Girard’s Folk Art Labyrinth

While in Santa Fe, New Mexico last spring I had the opportunity to visit the Museum of International Folk Art, originally opened in 1953. My main reason for visiting was to see the wing that houses Alexander Girard and his wife Susan’s sprawling folk art collection. The exhibit was designed by Girard himself, from the layout of the extensive window box displays, down to the angle of a doll’s chair in each diarama.

Alexander and his wife began collecting folk art (particularly Mexican folk art) starting in the 1930’s. Many tourists have done the same, but Alexander and Susan Girard “recognized the aesthetic value of this art immediately”. The Girard Collection at the Museum of International Folk Art is made up of over one hundred thousand objects drawn from over one hundred countries. When you step into the Girard wing of the museum, it’s absolutely overwhelming. Brightly colored and immensely dense, the exhibit weaves a maze around dozens of intricately arranged dioramas. Textiles hang from the rafters and religious statues loom from above cases.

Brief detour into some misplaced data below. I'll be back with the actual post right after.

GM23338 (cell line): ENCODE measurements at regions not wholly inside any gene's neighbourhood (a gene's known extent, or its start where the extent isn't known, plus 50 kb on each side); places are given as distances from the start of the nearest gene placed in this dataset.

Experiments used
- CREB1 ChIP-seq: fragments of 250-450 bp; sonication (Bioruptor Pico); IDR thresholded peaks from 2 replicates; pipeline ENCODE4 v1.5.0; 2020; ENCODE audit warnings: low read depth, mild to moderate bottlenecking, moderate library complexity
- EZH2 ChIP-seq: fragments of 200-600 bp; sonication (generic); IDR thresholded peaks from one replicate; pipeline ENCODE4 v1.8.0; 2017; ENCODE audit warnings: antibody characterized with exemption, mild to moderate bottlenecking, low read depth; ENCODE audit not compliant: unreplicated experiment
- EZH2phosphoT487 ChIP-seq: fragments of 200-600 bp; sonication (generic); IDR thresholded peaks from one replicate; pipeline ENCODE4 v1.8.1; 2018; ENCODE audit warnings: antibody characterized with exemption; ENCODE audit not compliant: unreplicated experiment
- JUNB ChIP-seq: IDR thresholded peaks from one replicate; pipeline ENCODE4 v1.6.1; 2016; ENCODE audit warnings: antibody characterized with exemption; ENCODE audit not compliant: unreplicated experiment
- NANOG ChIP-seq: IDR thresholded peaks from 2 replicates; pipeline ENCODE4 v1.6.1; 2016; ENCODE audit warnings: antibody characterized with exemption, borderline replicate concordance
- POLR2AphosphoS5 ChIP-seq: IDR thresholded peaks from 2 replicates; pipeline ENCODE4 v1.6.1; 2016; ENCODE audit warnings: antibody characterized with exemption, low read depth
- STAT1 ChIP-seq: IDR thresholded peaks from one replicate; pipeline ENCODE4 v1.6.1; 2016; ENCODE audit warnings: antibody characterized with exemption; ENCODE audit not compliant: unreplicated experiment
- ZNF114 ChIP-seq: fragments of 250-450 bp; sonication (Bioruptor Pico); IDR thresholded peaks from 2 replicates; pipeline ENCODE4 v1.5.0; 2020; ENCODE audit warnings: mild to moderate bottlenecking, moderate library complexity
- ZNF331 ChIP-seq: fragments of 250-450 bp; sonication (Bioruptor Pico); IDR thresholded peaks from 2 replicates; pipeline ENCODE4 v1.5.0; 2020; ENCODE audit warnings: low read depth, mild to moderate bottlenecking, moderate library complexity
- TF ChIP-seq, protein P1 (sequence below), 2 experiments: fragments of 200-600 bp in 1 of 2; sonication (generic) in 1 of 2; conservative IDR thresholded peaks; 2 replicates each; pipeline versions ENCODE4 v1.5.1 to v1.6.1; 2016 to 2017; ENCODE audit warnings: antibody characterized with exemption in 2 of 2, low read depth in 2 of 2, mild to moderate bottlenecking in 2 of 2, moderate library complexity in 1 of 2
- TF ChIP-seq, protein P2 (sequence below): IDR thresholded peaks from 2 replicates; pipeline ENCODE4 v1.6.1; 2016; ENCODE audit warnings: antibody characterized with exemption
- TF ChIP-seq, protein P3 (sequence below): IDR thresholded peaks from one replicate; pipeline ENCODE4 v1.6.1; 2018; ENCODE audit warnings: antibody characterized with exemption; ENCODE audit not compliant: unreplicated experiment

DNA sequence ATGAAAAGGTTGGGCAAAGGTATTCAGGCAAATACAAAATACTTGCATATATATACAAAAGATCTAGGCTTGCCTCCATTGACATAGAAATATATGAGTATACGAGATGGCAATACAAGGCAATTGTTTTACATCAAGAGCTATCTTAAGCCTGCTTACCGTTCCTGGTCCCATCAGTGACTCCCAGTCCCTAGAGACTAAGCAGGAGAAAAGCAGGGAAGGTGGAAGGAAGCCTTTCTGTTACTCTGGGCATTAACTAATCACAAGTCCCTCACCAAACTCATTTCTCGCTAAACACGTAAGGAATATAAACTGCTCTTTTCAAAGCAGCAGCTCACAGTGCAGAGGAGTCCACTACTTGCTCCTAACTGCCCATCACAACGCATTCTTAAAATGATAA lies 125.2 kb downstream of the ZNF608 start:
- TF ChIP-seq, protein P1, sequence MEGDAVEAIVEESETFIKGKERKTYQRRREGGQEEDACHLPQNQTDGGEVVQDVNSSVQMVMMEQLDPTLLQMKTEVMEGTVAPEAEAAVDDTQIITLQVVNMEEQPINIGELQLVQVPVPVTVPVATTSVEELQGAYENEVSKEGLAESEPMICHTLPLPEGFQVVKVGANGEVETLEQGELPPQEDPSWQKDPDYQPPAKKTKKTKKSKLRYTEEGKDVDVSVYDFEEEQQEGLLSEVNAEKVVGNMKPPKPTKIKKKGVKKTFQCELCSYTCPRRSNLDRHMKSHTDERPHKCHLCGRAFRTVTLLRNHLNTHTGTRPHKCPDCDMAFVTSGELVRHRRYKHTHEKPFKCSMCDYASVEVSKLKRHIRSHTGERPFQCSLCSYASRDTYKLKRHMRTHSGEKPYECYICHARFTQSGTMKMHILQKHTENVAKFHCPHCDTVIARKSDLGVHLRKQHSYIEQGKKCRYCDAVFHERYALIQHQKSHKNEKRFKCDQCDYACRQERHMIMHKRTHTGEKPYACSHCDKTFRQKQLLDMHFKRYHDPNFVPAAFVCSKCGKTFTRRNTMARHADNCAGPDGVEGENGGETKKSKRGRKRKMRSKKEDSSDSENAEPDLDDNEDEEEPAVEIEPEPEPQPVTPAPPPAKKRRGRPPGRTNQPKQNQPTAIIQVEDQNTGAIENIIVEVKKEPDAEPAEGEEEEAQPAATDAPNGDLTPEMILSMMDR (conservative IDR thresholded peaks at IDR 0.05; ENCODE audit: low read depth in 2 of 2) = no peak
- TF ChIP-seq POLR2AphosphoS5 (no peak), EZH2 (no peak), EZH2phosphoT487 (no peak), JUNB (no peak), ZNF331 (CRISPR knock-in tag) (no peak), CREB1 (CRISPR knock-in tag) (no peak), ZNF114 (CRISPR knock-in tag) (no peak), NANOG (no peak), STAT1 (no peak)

It’s an absolute sensory overload—a haven of miniatures for an emphemra packrat like me. I peered into shadow boxes until my neck hurt.

The definition of the term “folk art” remains vexing even to scholars in the field. As I walked through the labyrinth of beautifully crafted scultpures and textiles, I tried to make sense of where the line between art and kitsch is drawn. There are two schools of thought: one where a sense of community (i.e. made from indigenous cultures) holds sway and the other in which individual creativity is heavily emphasized. In contrast to fine art, folk art is purely decorative rather than utilitarian. The interesting thing to me about folk art is that it seems to come from an uncorrupted urge (or call) to be creative, whether it’s manifested in clay, fiber, wood, or tin cans. I imagine most the artisans in the exhibit never went to school for art, and that is what makes their creative expressions so pure and true …and also what is so fascinating about it.

Originally published at on June 1, 2015.

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